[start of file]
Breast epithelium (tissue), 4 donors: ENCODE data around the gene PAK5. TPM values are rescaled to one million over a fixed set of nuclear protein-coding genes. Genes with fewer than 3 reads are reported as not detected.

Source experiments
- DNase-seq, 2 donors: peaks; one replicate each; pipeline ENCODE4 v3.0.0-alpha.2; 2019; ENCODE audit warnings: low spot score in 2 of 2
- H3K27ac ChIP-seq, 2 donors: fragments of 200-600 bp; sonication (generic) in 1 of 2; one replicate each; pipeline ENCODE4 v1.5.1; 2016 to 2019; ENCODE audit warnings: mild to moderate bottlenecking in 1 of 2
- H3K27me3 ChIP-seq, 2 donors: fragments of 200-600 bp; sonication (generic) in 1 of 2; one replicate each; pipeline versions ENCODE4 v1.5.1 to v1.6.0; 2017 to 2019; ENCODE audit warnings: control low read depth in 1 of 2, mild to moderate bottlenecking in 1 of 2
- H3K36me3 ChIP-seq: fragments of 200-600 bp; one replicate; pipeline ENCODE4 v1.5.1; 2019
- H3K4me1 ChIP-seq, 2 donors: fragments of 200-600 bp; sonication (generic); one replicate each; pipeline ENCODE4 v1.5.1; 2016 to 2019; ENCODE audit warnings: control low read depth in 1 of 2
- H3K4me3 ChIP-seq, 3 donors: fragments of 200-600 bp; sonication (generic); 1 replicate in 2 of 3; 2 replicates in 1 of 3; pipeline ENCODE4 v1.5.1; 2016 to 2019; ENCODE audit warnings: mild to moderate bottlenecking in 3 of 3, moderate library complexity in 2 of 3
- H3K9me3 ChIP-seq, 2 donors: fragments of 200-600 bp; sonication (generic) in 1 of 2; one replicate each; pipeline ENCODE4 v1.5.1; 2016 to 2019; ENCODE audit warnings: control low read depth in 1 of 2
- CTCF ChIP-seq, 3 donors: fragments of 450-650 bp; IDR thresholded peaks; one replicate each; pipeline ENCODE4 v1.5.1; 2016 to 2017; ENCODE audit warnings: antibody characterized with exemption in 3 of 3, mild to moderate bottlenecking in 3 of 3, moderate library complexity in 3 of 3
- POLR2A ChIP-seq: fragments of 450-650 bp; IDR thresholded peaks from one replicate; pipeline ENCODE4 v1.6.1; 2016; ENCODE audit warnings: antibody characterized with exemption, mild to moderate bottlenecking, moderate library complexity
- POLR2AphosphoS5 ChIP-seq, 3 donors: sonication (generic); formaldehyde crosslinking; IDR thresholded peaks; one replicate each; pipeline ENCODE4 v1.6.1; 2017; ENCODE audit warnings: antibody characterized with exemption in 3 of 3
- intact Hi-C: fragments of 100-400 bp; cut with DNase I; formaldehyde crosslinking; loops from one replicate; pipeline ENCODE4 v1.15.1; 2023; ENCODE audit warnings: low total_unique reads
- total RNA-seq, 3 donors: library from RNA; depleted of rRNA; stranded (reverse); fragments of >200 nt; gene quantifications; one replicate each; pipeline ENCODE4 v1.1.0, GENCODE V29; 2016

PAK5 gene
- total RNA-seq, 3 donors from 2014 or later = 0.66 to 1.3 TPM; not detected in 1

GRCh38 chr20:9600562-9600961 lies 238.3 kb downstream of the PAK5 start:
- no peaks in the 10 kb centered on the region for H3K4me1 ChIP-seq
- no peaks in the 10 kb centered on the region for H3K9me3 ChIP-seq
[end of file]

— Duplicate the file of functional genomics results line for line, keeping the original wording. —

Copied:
Breast epithelium (tissue), 4 donors: ENCODE data around the gene PAK5. TPM values are rescaled to one million over a fixed set of nuclear protein-coding genes. Genes with fewer than 3 reads are reported as not detected.

Source experiments
- DNase-seq, 2 donors: peaks; one replicate each; pipeline ENCODE4 v3.0.0-alpha.2; 2019; ENCODE audit warnings: low spot score in 2 of 2
- H3K27ac ChIP-seq, 2 donors: fragments of 200-600 bp; sonication (generic) in 1 of 2; one replicate each; pipeline ENCODE4 v1.5.1; 2016 to 2019; ENCODE audit warnings: mild to moderate bottlenecking in 1 of 2
- H3K27me3 ChIP-seq, 2 donors: fragments of 200-600 bp; sonication (generic) in 1 of 2; one replicate each; pipeline versions ENCODE4 v1.5.1 to v1.6.0; 2017 to 2019; ENCODE audit warnings: control low read depth in 1 of 2, mild to moderate bottlenecking in 1 of 2
- H3K36me3 ChIP-seq: fragments of 200-600 bp; one replicate; pipeline ENCODE4 v1.5.1; 2019
- H3K4me1 ChIP-seq, 2 donors: fragments of 200-600 bp; sonication (generic); one replicate each; pipeline ENCODE4 v1.5.1; 2016 to 2019; ENCODE audit warnings: control low read depth in 1 of 2
- H3K4me3 ChIP-seq, 3 donors: fragments of 200-600 bp; sonication (generic); 1 replicate in 2 of 3; 2 replicates in 1 of 3; pipeline ENCODE4 v1.5.1; 2016 to 2019; ENCODE audit warnings: mild to moderate bottlenecking in 3 of 3, moderate library complexity in 2 of 3
- H3K9me3 ChIP-seq, 2 donors: fragments of 200-600 bp; sonication (generic) in 1 of 2; one replicate each; pipeline ENCODE4 v1.5.1; 2016 to 2019; ENCODE audit warnings: control low read depth in 1 of 2
- CTCF ChIP-seq, 3 donors: fragments of 450-650 bp; IDR thresholded peaks; one replicate each; pipeline ENCODE4 v1.5.1; 2016 to 2017; ENCODE audit warnings: antibody characterized with exemption in 3 of 3, mild to moderate bottlenecking in 3 of 3, moderate library complexity in 3 of 3
- POLR2A ChIP-seq: fragments of 450-650 bp; IDR thresholded peaks from one replicate; pipeline ENCODE4 v1.6.1; 2016; ENCODE audit warnings: antibody characterized with exemption, mild to moderate bottlenecking, moderate library complexity
- POLR2AphosphoS5 ChIP-seq, 3 donors: sonication (generic); formaldehyde crosslinking; IDR thresholded peaks; one replicate each; pipeline ENCODE4 v1.6.1; 2017; ENCODE audit warnings: antibody characterized with exemption in 3 of 3
- intact Hi-C: fragments of 100-400 bp; cut with DNase I; formaldehyde crosslinking; loops from one replicate; pipeline ENCODE4 v1.15.1; 2023; ENCODE audit warnings: low total_unique reads
- total RNA-seq, 3 donors: library from RNA; depleted of rRNA; stranded (reverse); fragments of >200 nt; gene quantifications; one replicate each; pipeline ENCODE4 v1.1.0, GENCODE V29; 2016

PAK5 gene
- total RNA-seq, 3 donors from 2014 or later = 0.66 to 1.3 TPM; not detected in 1

GRCh38 chr20:9600562-9600961 lies 238.3 kb downstream of the PAK5 start:
- no peaks in the 10 kb centered on the region for H3K4me1 ChIP-seq
- no peaks in the 10 kb centered on the region for H3K9me3 ChIP-seq